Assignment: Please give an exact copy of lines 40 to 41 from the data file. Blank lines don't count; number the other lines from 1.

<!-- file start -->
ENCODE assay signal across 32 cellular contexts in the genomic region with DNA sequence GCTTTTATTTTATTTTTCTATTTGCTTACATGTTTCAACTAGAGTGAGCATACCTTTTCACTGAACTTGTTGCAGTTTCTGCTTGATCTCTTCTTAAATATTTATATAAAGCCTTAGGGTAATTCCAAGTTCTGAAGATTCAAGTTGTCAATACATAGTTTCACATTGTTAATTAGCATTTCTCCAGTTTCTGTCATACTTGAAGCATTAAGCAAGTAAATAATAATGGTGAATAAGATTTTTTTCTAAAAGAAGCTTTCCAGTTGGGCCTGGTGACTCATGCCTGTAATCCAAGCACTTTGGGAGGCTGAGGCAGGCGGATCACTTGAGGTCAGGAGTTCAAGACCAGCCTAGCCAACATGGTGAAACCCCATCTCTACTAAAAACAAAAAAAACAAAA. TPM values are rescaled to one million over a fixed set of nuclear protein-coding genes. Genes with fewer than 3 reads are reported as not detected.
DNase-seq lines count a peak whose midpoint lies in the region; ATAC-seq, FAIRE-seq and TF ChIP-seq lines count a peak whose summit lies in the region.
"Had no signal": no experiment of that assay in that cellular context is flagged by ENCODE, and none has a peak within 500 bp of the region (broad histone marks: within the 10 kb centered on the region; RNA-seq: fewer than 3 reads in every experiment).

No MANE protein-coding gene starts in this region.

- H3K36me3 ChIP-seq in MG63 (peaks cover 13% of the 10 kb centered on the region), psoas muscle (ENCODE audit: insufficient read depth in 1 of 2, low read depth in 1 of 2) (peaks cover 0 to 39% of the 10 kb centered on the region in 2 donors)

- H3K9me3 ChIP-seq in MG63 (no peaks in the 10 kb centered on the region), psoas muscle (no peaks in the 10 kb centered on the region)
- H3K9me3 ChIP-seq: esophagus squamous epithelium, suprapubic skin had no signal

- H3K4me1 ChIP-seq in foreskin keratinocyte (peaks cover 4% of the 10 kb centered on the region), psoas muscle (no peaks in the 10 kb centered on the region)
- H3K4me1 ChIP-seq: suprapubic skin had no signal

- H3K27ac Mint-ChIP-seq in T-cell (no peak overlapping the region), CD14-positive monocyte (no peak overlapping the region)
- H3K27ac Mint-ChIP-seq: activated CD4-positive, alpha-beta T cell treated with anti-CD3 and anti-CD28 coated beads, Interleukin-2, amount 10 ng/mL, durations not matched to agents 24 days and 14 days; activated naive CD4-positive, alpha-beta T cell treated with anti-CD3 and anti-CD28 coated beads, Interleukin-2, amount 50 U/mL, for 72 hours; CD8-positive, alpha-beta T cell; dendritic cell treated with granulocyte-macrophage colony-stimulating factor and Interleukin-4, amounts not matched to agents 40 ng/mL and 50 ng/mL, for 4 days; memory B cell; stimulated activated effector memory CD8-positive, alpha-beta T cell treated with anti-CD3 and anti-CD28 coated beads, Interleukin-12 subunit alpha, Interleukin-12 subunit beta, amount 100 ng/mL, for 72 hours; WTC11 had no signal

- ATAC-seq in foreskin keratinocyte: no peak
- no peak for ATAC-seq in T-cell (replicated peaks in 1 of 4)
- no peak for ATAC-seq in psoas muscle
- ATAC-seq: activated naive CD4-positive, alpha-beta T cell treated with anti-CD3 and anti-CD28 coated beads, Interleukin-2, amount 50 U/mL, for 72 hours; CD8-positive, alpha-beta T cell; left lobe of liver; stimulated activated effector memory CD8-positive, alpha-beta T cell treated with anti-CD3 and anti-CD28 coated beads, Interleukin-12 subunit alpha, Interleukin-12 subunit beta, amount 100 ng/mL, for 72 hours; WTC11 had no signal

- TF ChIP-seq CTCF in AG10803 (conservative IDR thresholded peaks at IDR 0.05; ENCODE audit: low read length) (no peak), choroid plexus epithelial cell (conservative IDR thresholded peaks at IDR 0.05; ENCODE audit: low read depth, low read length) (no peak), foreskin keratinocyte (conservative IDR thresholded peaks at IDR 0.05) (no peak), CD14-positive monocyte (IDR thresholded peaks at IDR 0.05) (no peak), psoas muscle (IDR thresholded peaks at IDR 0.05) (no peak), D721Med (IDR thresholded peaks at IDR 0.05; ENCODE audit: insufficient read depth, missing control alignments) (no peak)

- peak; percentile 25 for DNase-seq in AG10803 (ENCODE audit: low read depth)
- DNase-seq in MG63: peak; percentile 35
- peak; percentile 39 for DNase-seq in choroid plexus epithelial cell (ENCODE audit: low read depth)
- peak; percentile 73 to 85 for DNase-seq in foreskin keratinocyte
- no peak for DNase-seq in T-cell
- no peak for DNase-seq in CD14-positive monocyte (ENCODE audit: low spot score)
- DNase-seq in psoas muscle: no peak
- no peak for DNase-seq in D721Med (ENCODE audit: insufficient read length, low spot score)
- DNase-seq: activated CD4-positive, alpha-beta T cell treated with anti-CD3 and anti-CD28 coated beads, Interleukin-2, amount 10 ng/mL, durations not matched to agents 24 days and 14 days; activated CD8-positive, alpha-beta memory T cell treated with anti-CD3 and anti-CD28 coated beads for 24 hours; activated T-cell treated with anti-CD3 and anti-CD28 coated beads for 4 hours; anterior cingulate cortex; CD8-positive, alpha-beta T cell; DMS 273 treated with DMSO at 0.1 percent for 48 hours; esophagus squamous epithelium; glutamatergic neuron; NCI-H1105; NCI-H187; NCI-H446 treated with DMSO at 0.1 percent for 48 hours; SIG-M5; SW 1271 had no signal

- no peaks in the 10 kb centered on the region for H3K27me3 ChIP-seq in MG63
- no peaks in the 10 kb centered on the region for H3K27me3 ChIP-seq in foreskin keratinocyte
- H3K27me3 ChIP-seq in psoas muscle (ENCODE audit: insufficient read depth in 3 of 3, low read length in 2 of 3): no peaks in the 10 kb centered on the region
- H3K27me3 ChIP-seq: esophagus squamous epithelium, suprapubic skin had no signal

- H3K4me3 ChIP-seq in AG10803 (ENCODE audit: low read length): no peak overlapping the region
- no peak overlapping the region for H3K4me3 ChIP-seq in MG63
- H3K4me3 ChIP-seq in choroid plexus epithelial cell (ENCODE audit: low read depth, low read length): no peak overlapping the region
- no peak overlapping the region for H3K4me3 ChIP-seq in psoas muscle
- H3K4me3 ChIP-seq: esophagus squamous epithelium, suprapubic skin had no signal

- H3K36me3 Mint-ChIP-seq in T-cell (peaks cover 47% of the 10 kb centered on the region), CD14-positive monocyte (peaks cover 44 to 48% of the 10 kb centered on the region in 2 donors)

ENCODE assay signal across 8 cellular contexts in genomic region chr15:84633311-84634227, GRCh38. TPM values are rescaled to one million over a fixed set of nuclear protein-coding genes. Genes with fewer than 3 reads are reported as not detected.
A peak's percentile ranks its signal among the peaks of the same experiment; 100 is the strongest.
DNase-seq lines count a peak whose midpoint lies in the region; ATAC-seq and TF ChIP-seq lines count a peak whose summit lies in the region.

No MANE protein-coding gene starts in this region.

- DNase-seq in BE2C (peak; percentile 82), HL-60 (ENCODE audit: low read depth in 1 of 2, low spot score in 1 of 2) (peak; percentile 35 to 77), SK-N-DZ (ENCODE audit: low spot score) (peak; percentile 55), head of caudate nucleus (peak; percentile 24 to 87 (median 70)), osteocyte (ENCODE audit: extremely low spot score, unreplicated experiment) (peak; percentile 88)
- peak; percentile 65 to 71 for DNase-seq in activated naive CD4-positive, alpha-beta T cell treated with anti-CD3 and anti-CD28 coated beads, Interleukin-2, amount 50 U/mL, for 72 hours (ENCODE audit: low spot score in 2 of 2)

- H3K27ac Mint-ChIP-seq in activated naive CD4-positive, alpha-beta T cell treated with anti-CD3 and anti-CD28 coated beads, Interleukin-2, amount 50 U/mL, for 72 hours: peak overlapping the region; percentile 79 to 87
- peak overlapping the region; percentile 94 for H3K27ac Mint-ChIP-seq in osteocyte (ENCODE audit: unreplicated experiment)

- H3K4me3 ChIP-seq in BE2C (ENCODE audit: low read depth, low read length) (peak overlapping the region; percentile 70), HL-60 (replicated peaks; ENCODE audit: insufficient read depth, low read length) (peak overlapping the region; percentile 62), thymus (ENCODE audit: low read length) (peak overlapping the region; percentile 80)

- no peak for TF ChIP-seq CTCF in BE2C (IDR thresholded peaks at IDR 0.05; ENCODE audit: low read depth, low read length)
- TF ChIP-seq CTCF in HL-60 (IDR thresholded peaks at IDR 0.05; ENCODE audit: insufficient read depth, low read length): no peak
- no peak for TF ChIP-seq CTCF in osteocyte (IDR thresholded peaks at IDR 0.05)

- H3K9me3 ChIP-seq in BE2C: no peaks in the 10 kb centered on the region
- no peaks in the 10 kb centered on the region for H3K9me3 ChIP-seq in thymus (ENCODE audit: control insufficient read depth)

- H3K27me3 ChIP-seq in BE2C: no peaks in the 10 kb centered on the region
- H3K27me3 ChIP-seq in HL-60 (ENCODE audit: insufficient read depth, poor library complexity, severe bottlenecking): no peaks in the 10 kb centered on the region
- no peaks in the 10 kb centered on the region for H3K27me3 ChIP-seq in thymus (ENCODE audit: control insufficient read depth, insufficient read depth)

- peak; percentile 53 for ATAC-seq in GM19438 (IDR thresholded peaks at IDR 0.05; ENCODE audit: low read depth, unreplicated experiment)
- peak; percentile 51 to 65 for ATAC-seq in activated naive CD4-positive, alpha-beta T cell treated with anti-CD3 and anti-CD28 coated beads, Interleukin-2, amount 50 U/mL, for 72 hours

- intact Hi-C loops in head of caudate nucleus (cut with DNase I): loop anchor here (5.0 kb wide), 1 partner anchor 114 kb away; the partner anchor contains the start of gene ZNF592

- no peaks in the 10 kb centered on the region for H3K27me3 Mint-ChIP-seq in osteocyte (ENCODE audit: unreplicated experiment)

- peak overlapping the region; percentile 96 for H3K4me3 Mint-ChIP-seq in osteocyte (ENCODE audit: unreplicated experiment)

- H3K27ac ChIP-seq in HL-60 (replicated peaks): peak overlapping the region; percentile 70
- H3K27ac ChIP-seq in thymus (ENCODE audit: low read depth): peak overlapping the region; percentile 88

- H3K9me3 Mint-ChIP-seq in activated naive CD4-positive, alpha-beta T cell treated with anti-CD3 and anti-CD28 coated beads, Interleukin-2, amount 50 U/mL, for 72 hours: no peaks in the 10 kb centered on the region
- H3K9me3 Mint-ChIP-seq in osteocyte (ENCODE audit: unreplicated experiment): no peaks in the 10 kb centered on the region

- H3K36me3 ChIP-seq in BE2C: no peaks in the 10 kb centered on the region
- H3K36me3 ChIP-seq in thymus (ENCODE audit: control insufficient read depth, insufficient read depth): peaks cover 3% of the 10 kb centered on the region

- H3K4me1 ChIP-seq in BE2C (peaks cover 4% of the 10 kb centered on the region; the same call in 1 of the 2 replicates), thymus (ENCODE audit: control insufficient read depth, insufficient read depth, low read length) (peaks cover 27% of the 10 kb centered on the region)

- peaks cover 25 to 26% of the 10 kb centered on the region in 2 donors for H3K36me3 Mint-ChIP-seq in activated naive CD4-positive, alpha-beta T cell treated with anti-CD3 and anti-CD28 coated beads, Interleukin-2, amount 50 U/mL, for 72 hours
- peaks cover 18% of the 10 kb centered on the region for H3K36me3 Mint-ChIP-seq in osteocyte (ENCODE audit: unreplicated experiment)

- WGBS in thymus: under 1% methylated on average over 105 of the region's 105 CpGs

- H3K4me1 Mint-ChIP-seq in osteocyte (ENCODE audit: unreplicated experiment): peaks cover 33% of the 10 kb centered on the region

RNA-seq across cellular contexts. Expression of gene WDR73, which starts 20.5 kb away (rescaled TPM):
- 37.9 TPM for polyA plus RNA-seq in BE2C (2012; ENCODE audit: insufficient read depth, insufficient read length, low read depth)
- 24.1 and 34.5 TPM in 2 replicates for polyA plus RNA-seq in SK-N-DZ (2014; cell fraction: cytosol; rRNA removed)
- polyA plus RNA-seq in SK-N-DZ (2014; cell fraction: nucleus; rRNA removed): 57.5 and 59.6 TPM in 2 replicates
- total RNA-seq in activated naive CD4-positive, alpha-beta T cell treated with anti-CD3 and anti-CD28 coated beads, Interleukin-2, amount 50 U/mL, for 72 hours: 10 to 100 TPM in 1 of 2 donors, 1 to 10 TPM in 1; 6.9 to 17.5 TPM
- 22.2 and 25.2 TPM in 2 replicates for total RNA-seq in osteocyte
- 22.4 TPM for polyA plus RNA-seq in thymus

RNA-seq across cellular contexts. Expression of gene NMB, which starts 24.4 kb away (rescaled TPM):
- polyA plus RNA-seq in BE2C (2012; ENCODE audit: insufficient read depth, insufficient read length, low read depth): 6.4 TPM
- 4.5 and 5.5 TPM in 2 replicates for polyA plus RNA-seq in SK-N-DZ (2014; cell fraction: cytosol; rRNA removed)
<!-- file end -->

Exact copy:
- DNase-seq in BE2C (peak; percentile 82), HL-60 (ENCODE audit: low read depth in 1 of 2, low spot score in 1 of 2) (peak; percentile 35 to 77), SK-N-DZ (ENCODE audit: low spot score) (peak; percentile 55), head of caudate nucleus (peak; percentile 24 to 87 (median 70)), osteocyte (ENCODE audit: extremely low spot score, unreplicated experiment) (peak; percentile 88)
- peak; percentile 65 to 71 for DNase-seq in activated naive CD4-positive, alpha-beta T cell treated with anti-CD3 and anti-CD28 coated beads, Interleukin-2, amount 50 U/mL, for 72 hours (ENCODE audit: low spot score in 2 of 2)